The default policy does allow inline data: URIs, which means you could data-encode your image content and put it inline within the document:

     ![small inline image](data:image/gif;base64,R0lGODlh...)

That method is best used for fairly small resources. Large data: URIs are hard to read and edit. There are secondary problems as well: if you put a large image into a Fossil forum post this way, anyone subscribed to email alerts will get a copy of the raw URI text, which can amount to pages and pages of ugly Base64-encoded text.

For inline images within embedded documentation, it suffices to store the referred-to files in the repo and then refer to them using repo-relative URLs:

     ![large inline image](./inlineimage.jpg)

This avoids bloating the doc text with data: URI blobs:

There are many other cases, covered below.

style-src 'self' 'unsafe-inline'

This policy allows CSS information to come from separate files hosted under the Fossil repo server’s Internet domain. It also allows inline CSS <style> tags within the document text.

The 'unsafe-inline' declaration allows CSS within individual HTML elements:

    <p style="margin-left: 4em">Indented text.</p>

As the "unsafe-" prefix on the name implies, the 'unsafe-inline' feature is suboptimal for security. However, there are a few places in the Fossil-generated HTML that benefit from this flexibility and the work-arounds are verbose and difficult to maintain. Futhermore, the harm that can be done with style injections is far less than the harm possible with injected javascript. And so the 'unsafe-inline' compromise is accepted for now, though it might go away in some future release of Fossil.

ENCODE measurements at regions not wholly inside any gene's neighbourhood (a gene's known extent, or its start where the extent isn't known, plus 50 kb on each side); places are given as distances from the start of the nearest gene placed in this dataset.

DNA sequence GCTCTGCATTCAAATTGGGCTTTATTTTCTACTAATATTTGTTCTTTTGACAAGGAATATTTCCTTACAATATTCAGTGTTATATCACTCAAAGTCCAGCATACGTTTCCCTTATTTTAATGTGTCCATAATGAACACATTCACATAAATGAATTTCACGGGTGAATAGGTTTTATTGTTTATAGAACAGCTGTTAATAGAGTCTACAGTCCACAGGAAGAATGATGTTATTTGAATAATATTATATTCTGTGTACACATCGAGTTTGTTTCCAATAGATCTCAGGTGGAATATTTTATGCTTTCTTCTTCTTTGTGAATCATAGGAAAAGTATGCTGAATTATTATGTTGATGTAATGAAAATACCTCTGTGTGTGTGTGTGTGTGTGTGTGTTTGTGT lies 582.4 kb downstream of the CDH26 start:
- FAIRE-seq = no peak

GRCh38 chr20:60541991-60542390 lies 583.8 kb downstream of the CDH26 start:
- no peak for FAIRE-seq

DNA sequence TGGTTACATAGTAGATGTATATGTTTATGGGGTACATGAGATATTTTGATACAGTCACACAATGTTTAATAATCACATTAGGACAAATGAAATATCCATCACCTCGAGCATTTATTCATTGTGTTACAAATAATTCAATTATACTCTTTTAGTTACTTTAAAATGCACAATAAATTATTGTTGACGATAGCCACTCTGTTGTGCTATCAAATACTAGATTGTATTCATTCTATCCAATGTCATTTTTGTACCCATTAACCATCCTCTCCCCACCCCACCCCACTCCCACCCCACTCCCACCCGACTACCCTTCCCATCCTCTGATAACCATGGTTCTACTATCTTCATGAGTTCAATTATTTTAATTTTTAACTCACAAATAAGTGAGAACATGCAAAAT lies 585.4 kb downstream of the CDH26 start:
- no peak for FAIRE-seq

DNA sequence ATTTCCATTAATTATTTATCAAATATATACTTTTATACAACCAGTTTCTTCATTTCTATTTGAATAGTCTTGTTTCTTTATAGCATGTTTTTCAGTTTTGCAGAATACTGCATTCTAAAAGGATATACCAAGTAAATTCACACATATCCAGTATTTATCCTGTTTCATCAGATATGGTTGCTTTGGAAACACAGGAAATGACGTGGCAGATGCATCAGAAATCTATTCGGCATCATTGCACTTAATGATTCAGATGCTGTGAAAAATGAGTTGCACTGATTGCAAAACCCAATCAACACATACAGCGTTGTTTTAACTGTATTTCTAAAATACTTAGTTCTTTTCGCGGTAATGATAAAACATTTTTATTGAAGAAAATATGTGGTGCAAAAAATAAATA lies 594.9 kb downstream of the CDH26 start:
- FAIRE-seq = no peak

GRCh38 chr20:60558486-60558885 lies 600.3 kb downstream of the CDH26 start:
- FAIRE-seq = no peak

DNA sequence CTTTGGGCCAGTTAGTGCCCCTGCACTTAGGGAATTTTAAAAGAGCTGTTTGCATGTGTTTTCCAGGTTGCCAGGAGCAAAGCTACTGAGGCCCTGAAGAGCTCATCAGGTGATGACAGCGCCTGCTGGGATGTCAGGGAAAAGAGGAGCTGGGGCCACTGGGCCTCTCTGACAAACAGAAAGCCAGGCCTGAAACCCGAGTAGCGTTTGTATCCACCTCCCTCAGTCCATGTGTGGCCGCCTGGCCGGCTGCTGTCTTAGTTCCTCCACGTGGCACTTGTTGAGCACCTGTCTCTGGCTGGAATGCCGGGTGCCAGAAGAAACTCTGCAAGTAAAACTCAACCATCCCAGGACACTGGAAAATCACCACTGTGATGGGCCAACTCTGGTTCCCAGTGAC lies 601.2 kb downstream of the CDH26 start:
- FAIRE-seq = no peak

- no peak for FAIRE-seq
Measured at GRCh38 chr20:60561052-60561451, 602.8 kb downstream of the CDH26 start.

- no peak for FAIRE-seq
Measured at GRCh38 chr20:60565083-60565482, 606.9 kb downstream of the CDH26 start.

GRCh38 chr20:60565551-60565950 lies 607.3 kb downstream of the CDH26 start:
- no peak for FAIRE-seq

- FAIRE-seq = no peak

script-src 'self' 'nonce-%s'

This policy disables in-line JavaScript and only allows <script> elements if the <script> includes a nonce attribute that matches the one declared by the CSP. That nonce is a large random number, unique for each HTTP page generated by Fossil, so an attacker cannot guess the value, so the browser will ignore an attacker’s injected JavaScript.

That nonce can only come from one of three sources, all of which should be protected at the system administration level on the Fossil server:

Cross-Site Scripting via Ordinary User Capabilities

We’re so restrictive about how we treat JavaScript because it can lead to difficult-to-avoid scripting attacks. If we used the same CSP for <script> tags as for <style> tags, anyone with check-in rights on your repository could add a JavaScript file to your repository and then refer to it from other content added to the site. Since JavaScript code can access any data from any URI served under its same Internet domain, and many Fossil users host multiple Fossil repositories under a single Internet domain, such a CSP would only be safe if all of those repositories are trusted equally.